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Frequently Asked RFID Questions

Radio Frequency Identification (RFID) technology is an automated data capture technology that identifies labeled or tagged objects wirelessly. The system consists of an RFID tag and an RFID tag reader that relays the information on the tag, in digital form, to a computer system.

Unlike bar-code labels, which only function if the bar-code is oriented so that the scanner can “see” the bar-code, RFID tags can work within multiple feet of a querying reader and read multiple tags at once. For example, at a grocery store checkout clerks have to point the bar code toward a scanner for them to be read, whereas an RFID tag just needs to be within the reading range. Similarly, RFID technology can be used for asset and people tracking as well as inventory management and anti-counterfeiting.

Common RFID Questions

RFID tags are small radio transponders that are attached to objects. RFID tags are typically made out of two parts: a chip and an antenna. The chip can store 2 kilobytes worth of information, such as a serial number, an ID number, date of birth, name etc.  There are two types of RFID tags, active and passive. Passive RFID tags are small data transponders that are powered by the radio waves received from a querying RFID reader – these tags are “woken – up” by the reader.  A reader is a device that has one or more antennas that send radio waves to the tag and receive signals back from the tag. The reader then passes the information in digital form to a computer system.  Here’s a very nice wikipedia entry that serves as an overview of RFID with some interesting historical perspective.

This is determined by the application and how you wish to gather and use the information on the RFID chip. There are a few general rules.

  1. UHF (860 – 950 MHz) has longer read range, generally 8 -20 feet, faster read rates and is more commonly used for inventory applications,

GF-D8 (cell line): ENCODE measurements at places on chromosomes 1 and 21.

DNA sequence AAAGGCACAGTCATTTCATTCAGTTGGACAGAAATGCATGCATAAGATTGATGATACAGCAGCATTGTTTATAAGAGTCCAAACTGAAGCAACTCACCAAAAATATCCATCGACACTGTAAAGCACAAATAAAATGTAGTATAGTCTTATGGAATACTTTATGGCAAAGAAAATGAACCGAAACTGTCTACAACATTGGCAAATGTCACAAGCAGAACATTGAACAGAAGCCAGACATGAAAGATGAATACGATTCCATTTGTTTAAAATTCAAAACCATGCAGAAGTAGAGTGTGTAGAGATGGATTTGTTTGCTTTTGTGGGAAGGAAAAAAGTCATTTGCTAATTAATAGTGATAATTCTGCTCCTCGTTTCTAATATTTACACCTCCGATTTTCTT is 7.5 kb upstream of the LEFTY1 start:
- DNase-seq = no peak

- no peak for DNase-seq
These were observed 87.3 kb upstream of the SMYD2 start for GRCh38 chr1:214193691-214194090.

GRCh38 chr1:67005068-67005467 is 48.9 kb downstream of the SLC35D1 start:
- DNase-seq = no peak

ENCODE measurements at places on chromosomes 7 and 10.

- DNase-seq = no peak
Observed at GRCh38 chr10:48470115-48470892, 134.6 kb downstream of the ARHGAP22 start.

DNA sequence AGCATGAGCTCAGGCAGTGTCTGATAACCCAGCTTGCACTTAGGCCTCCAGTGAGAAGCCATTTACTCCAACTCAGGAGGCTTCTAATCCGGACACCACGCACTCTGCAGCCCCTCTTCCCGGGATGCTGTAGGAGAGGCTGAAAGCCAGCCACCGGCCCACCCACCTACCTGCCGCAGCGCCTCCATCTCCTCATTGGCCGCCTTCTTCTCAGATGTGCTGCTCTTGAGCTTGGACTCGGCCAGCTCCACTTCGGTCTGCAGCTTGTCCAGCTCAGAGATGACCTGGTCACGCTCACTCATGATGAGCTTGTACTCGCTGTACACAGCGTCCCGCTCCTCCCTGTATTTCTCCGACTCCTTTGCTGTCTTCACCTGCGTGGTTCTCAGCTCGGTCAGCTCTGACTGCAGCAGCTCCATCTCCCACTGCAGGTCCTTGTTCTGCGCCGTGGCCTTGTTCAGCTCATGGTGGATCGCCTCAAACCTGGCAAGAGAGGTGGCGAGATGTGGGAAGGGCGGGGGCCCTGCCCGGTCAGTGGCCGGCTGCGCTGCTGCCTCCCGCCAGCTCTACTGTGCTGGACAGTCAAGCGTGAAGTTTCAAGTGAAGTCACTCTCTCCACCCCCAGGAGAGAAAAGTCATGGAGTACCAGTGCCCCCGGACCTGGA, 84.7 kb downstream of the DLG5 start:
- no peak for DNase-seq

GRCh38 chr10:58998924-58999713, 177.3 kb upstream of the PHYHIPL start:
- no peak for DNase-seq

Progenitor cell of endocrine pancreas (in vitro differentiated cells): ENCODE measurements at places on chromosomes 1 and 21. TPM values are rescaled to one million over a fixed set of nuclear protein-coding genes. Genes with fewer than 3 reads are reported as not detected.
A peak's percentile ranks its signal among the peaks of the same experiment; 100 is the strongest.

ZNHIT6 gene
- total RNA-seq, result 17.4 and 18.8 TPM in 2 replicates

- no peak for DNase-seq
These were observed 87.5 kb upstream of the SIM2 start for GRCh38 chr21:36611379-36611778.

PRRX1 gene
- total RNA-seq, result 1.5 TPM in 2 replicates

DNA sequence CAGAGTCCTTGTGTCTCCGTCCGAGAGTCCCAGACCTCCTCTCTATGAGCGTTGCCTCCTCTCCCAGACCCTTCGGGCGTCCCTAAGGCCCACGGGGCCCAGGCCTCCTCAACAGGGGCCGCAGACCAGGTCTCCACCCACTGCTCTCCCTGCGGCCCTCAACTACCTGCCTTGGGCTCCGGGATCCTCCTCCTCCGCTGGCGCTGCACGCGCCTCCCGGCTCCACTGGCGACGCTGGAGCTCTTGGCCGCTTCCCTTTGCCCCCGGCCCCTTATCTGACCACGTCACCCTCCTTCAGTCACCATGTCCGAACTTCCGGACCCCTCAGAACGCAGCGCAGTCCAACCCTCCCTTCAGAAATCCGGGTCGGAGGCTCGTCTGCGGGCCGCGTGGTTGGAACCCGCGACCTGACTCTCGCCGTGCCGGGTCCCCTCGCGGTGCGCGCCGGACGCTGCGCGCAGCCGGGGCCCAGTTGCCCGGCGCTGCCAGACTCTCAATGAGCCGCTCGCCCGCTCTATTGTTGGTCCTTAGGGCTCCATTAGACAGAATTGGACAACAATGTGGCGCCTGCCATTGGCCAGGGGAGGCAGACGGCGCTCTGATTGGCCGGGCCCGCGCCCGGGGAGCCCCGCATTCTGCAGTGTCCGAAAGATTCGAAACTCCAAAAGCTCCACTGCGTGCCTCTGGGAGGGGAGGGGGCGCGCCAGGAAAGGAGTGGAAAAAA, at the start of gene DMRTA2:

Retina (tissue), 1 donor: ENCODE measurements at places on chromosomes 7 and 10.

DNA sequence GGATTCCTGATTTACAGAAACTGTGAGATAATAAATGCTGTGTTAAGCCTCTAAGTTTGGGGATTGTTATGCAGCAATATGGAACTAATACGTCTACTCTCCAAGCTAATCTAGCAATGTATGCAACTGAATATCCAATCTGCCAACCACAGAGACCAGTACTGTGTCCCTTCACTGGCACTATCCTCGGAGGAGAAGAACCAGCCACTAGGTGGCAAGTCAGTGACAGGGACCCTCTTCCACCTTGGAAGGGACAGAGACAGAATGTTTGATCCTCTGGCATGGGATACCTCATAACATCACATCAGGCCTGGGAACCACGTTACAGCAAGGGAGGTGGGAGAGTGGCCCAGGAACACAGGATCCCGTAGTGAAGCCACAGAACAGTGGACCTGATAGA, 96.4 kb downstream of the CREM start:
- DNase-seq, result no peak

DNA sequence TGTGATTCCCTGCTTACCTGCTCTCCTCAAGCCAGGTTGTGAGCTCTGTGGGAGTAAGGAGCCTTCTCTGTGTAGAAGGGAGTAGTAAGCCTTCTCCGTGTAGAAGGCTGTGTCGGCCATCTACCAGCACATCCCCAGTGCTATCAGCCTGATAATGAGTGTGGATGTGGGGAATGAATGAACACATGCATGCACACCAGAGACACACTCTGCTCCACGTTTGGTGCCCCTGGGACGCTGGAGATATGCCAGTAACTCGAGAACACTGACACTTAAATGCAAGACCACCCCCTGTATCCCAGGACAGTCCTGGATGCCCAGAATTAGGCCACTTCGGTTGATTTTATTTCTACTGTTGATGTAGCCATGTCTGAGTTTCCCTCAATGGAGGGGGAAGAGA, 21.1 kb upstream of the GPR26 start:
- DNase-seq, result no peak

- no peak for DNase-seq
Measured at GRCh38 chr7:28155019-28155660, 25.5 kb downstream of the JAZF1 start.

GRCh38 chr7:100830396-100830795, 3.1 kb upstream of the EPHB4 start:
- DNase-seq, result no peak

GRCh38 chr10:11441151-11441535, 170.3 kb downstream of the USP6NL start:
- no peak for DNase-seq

2. HF (13.56 MHz) has a shorter read range, generally 4-25 inches, is less susceptible to disruption and is more commonly used for identification and financial transactions,
  3. LF (125 – 133 kHz) has the shortest read range, is least susceptible to disruption and is often used for access control and livestock identification

To each of these there are notable exceptions; such as the use of UHF cards for US Passport Card as a long range ID card and HF labels used for Library inventory systems.

Absolutely not! The environment around the tag especially the material(s) in close proximity to the antenna makes a tremendous difference to the performance of the tag and the system as a whole.

When properly deployed, YES! From Government agencies to hospitals to Wal-Mart, RFID systems have proven their ROI in mission critical track and trace applications.

The radio link from RFID tag to RFID reader is the point of departure from your fixed network to your mobile assets. What is really expensive is the lost time and efficiency if this link is not reliable. The value of an RFID deployment is in the ability to access data about specific items easily, in real time. There is no value if the system fails because of inferior tag design and performance.

ISO 14443: This HF standard is used for close proximity tags (typically 1-4 inches). These tags are often used for financial transactions (credit cards, transit applications) and identification (passports). The standard allows for secure encrypted communication between the tag and reader.

ISO 15693: This HF standard is used for inventory and general purpose identification. Many library systems use this standard to take advantage of tag interoperability and intermediate read range ( 3- 25 inches) which fits well with the operating use case of library inventory and sorting equipment.

ISO 18000-(6) or EPC Class 1 Gen2: This is a worldwide UHF standard used for inventory management. Tags using this standard operate in three distinct frequency bands

  • 865 – 868 MHz for communication in the European Union
  • 902 – 928 MHz for communication in North and South America, as well as multiple Asian countries
  • 950 – 956 MHz for communication in Japan.

While every business is different and the processes vary widely, RFID is an inventory monitoring technology. Properly deployed the technology enables real time monitoring and decision making. For example a business might use RFID tags on items in an outgoing shipment to automatically trigger an invoice as the shipment leave the dock. In another example a service technician can access the maintenance record of an RFID tagged object , in real time from the data stored in the tags memory. Please see our “Success Stories” area for more details.